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Saturday, Oct 20, 2018
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Plant parents cry foul at victor's gloating

TAMPA - Was it an exuberant celebration of a landmark victory or a case of bad sportsmanship? That depends on who you talk to. Parents of volleyball players from Plant High say students from Wharton were rude, disrespectful and acted like buffoons during a closely contested match this week. The principal from Wharton says his "Blue Crew" students are boisterous, energetic and love to support their teams. But he also admits that his players and even one of his assistant principals got caught up in the aftermath of a big win against their longtime nemesis.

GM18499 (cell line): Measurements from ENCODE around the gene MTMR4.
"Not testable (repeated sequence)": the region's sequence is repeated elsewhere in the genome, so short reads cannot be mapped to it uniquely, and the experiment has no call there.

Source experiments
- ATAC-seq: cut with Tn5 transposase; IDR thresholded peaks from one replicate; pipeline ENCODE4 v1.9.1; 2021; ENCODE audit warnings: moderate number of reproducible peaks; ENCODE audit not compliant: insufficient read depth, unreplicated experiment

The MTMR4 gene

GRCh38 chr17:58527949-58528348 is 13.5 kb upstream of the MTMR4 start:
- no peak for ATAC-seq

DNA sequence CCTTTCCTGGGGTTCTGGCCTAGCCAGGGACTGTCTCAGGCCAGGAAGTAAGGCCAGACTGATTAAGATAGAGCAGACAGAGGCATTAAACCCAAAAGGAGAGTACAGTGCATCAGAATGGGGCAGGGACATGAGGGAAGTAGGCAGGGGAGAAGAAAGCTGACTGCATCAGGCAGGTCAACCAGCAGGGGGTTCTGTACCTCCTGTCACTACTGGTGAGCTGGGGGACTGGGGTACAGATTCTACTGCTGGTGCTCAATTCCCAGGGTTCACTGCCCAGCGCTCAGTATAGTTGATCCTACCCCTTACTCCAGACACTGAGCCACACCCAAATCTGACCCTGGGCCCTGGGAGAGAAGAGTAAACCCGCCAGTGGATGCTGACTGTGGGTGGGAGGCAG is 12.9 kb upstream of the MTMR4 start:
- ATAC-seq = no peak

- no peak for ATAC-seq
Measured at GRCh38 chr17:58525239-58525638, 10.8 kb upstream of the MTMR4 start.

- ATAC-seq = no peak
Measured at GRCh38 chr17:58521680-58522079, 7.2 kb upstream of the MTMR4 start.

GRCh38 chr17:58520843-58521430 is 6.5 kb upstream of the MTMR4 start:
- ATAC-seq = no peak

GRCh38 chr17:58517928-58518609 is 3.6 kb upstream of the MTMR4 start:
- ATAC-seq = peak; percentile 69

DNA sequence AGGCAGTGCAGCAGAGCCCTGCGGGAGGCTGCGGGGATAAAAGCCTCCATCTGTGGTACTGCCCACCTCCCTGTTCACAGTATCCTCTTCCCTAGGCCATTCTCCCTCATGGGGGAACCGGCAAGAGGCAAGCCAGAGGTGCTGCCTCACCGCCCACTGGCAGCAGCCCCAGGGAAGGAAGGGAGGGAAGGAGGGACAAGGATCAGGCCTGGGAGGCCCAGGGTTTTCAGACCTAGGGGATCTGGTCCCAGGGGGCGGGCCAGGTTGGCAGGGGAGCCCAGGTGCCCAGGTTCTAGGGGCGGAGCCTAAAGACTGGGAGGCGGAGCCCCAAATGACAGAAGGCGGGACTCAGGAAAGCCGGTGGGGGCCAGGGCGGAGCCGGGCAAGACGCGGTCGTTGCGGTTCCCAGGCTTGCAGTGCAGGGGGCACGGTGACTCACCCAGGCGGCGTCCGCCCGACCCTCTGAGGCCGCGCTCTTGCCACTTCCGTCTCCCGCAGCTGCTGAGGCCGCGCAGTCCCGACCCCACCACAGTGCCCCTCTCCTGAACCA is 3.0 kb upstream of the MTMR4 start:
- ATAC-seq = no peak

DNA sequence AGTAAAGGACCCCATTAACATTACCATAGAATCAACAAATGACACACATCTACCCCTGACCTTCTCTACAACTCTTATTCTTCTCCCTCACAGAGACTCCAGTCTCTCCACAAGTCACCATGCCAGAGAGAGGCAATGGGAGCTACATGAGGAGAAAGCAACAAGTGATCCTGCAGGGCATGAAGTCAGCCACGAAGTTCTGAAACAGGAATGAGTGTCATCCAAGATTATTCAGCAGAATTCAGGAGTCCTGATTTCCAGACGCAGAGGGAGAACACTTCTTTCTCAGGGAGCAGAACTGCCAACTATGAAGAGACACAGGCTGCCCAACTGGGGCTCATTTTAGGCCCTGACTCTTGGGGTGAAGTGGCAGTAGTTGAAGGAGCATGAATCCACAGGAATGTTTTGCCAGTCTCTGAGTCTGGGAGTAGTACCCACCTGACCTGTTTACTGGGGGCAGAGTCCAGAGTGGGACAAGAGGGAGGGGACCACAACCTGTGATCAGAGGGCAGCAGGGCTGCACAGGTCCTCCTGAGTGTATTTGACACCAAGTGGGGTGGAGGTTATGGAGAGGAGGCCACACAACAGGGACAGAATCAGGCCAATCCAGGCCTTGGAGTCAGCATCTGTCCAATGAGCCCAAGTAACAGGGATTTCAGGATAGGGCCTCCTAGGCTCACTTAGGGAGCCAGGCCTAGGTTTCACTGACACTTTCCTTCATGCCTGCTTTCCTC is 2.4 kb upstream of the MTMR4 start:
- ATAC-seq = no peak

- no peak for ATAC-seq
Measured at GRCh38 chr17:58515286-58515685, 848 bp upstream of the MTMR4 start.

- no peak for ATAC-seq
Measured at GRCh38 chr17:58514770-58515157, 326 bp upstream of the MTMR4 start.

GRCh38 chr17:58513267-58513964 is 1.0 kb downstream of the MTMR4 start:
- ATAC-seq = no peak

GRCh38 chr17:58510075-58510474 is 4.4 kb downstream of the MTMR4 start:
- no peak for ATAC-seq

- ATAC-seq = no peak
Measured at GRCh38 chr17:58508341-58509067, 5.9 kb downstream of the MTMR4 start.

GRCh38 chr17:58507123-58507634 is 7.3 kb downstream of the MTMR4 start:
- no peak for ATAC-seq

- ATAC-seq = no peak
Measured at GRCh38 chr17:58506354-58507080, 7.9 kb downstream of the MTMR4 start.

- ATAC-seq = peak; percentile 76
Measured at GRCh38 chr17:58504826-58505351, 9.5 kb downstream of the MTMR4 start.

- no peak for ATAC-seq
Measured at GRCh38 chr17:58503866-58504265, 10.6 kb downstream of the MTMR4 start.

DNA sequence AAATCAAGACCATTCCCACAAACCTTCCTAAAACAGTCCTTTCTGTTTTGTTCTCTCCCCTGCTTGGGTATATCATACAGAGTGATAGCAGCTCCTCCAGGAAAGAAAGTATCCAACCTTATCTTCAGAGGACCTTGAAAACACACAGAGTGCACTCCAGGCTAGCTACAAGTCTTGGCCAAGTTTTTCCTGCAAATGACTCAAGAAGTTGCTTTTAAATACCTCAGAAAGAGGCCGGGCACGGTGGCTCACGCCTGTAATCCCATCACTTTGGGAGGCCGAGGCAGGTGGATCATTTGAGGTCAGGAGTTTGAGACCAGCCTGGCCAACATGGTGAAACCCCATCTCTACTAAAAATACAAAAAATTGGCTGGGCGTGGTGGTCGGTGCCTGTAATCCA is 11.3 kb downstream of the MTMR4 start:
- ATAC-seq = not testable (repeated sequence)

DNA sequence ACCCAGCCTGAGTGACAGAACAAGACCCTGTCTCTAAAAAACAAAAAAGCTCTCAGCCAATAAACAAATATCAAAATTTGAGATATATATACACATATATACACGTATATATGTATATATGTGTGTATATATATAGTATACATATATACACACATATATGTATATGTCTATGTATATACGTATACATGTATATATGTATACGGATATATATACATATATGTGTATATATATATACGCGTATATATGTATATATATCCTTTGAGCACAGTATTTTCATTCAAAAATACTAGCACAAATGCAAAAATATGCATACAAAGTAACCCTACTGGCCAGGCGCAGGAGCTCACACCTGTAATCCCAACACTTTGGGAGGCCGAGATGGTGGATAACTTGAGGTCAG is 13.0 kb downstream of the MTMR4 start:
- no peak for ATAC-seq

Now it will be up to the Hillsborough County School District and the Florida High School Athletic Association to figure out if there was any wrongdoing. The organizations are investigating after a parent from Plant filed a complaint about the events that unfolded during and after Monday night's matchup that saw Wharton knock off Plant in four games. Plant parents were not happy when Wharton students turned their backs when the other team's players were introduced and when they later appeared to chant obscenities when they didn't like a referee's call. They also say Wharton fans taunted Plant players with rude sexual comments and then stormed the court after the big win. And when hardly any Wharton girls gathered at the net to shake hands with the Plant girls in the postgame tradition, a Wharton assistant principal did nothing to intervene. As the parent of a Plant player tried to call out the assistant principal on the poor conduct, he responded, "What, is Plant not used to losing?" Brad Woods, principal of Wharton, conceded Wednesday that students should not have stormed the court and that his players should have shaken hands. But he said fans and players alike were caught up in the jubilation of the moment. As was Assistant Principal Kent Glover, apparently. "That comment did happen," Woods said. "It's not what should be happening. It's not what I expect from my administrator." The principal said he was in and out of the gymnasium a couple of times Monday night when he could break away from an open house going on at the same time. He said he didn't witness any of the bad things that Plant parents say occurred. "The Wharton student section is one of the most spirited groups," Woods said. "They take a tremendous amount of pride in supporting all of our teams. We have turned the corner with that group of students and they are cheering in a positive fashion." He said he would not tolerate students being disrespectful during the national anthem. And he has no problem with them turning their backs when the other team is introduced; after all, he said, that's better than booing them. Students sometimes chant "push it" when they disagree with a call, which sounds a lot like an obscenity. "I don't support that," Woods said. "We are going to readdress that." One of the biggest complaints from the Plant parents is that Glover did nothing to quell students' poor behavior. When the students started chanting what sounded like profanities, it was the referee who finally made them stop. "Part of the reason they are there is to make sure the kids are behaving," said Jennifer Weston, whose daughter, Erin Osborn, plays on the Plant team. "And if they are not, they should be asked to leave." Woods said he does not tolerate bad behavior from students. "We're going to shut them down; we're going to throw them out," he said. Ken Otero, deputy superintendent of the school district, said the matter was referred to the Office of Professional Standards for further investigation. That is standard procedure when anyone complains about a district employee, he said. "There was some concern about the fans and the excitement coming onto the court," he said. "Does that happen a lot? No. But obviously it was a big game and the kids were excited." Weston said the action on the court was spectacular. "It was a great match. It was a lot of fun to watch," she said. "I think win or lose, you need to be a good sport. Sometimes you see bad sportsmanship when a team loses, but you don't see it much when a team wins." Woods admitted the aftermath of the big victory should have been handled better. "Our players got caught up in the moment and celebrated with the fans rather than being gracious winners and congratulating Plant on a hard-fought game," the principal said. "We have to make sure we are going to win with dignity and lose with dignity."

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